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Admitting to Our Mistakes

As we’re working to heal ourselves and recover from our addictions, an important part of the recovery process is developing our ability to admit our mistakes. For years, many of us were resistant to admitting when we felt we had done something wrong or hurt someone. Our pride, our fear of being criticized, and our own guilt and shame kept us from doing what we knew was right – admitting our mistakes and trying to make amends. Now that we’re working so hard to recover, we don’t want to let pride, fear or shame hold us back any more than they already have. We want to be strong and courageous. We want to face our fears and take the necessary corrective steps to acknowledge when we’re wrong and do something proactive about it.

Many of us have been conditioned to never show weakness of any kind. We’re taught not to cry, not to show when we’re suffering, and never to admit defeat. We associate our mistakes and wrongdoings with feeling ashamed of ourselves, disappointed in ourselves and defeated. We feel as though we’ve failed. We can try to think of our mistakes differently now and see that they are actually an important part of our growth. If we never made mistakes, how would we learn, grow and evolve? Transformation comes from reflecting on our inner selves and our life experiences, and mistakes are a part of that experience. Trying to deny our mistakes and pretend they didn’t happen is essentially rejecting entire parts of ourselves, parts that could help us develop and improve ourselves if we allowed them to.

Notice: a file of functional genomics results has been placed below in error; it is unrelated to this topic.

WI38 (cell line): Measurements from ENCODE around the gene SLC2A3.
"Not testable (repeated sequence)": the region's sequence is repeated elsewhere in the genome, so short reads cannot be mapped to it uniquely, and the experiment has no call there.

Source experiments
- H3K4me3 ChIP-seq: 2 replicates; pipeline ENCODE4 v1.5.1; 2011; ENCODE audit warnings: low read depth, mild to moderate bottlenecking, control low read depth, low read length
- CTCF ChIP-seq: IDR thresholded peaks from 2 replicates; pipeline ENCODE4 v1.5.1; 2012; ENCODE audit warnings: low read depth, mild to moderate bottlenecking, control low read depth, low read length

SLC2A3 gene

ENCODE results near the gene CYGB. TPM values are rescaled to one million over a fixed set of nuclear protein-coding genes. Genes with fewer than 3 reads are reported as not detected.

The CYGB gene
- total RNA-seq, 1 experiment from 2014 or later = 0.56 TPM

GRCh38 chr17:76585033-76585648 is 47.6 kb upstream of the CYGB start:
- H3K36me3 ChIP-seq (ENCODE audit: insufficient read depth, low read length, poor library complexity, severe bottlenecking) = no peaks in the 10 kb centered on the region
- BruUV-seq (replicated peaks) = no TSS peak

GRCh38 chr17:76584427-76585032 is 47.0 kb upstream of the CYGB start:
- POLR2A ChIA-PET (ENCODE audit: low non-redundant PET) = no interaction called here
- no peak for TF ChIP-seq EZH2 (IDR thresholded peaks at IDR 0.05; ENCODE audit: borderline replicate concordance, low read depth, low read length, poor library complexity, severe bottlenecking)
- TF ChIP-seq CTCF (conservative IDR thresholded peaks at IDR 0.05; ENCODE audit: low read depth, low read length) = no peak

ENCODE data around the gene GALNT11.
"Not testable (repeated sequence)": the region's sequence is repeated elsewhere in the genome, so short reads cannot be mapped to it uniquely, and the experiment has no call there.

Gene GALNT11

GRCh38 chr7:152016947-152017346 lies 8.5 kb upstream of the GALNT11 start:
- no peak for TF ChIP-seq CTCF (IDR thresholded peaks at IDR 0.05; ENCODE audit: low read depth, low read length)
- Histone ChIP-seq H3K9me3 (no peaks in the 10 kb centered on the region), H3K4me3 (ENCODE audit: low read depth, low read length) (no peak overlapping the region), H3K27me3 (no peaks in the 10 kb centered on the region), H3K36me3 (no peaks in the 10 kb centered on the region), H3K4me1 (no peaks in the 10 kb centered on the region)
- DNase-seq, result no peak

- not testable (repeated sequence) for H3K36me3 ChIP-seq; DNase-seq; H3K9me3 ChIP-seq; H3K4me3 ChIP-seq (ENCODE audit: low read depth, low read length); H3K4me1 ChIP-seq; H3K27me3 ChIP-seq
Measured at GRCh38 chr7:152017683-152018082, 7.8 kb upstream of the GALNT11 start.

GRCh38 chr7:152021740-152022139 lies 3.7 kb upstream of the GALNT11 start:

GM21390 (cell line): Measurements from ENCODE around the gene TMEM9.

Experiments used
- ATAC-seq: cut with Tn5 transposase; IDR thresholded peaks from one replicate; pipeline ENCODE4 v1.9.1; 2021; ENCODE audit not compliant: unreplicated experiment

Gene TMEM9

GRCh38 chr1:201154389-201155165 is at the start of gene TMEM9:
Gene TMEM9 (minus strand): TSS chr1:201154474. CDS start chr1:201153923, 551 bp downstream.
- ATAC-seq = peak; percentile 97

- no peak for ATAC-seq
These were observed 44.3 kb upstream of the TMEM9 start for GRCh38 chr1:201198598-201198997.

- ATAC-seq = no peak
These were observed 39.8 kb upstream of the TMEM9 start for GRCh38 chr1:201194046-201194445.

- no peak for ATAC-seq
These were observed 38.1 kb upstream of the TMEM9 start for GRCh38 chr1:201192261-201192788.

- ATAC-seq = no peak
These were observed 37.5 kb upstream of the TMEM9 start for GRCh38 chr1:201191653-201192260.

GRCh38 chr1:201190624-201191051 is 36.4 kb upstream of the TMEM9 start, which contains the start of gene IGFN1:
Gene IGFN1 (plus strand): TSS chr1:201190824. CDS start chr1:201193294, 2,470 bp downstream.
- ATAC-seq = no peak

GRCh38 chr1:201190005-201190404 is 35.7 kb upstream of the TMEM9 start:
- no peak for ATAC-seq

Part of the process of admitting our mistakes is learning how to have both self-forgiveness and self-acceptance. We have to learn how to be able to forgive ourselves when we felt we’ve made a mistake, and also how to accept ourselves fully, including not despite our perceived flaws, shortcomings and imperfections. We want to get to the point where we love ourselves so much that our mistakes don’t cause us the same level of angst, turmoil, shame and regret. This is not an attempt to excuse or justify hurtful behavior – we still want to hold ourselves to the same high standards of how we treat others and handle situations. On the contrary, rather than excusing or justifying our mistakes, we want to try and develop more understanding around them so that we don’t keep repeating the same mistakes and following in the same destructive patterns. Self-forgiveness, self-acceptance and self-love actually help us to self-correct, to change direction when we’ve gone off course and to make necessary changes to our perspective, our behaviors and our choices. When we’re coming from a self-loving, self-forgiving place, we’re much more likely to make these important changes, to learn and grow, and to become the best, kindest version of ourselves that we can be.

Riverside Recovery understands all of the emotional challenges of addiction recovery and are here to support you. Call us today for more information: (800) 871-5440.